There’s always been debate over whether leaders are born or made, but science suggests that there are at least a few ways we can train our brains to be better leaders.
The article below from Inc. talks about applying neuroscience in a business setting to improve performance among executives. Of course, eating healthily and getting enough sleep form a solid baseline, but the author lays out four additional things leaders can work on:
1. Neuroplasticity — This is all about “practicing new, desirable behaviors” to create new neuro pathways and improve the brain’s overall performance. Think of it like a workout for your noggin. A great way to do this is by learning something new, especially something that requires a lot of attention like a language or an instrument. It doesn’t necessarily have to even relate to work — the action of learning alone is enough to stretch those brain muscles!
2. Brain agility — This is a similar concept, and it’s all about training your brain to be able to move swiftly from one task to another. Rather than trying to multitask everything at the same time, the author recommends tackling projects consecutively and looking at things from different angles, both individually and within business teams.
3. Mindset mastery — The best leaders have growth mindsets, not fixed mindsets. Practicing neuroplasticity can help nudge someone toward the “growth” end of the scale if they find themselves being too fixed.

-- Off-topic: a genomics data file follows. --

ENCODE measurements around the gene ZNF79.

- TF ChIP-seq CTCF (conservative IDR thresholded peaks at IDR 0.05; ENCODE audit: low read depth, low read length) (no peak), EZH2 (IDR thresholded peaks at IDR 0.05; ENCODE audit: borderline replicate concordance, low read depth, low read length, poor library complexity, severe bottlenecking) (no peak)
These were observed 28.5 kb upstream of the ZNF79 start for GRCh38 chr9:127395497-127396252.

4. Simplicity — Simplicity is exactly what it implies: keeping things simple for the brain. The author suggests reducing noncritical decisions and eliminating little stressors. For example, someone can pick out their outfit for the next day before going to bed, giving them one less thing to think about when they wake up.
At various times, all of us probably practice some of these tasks, but those aspiring to lead should be especially mindful of each of them. And for those leading mobility teams, it’s important to think about all of this in the context of relocating employees, too. Relocating employees go through a lot of change, which can be a very stressful experience. It’s critical to be mindful of this experience and offer as much support as possible — something that’s made easier when decision-makers are focused on healthy brains themselves.
For more on how neuroscience and mobility intersect, check out our Relo Tip Tuesday video on the subject.
A well-fed, rested, and oxygenated brain is necessary for mental resilience and peak performance amid stress and uncertainty. "When all other things are equal, mental resilience is the factor that really distinguishes the CEO," says Tara Swart. To improve resilience and performance, Swart recommends leaders work on the following: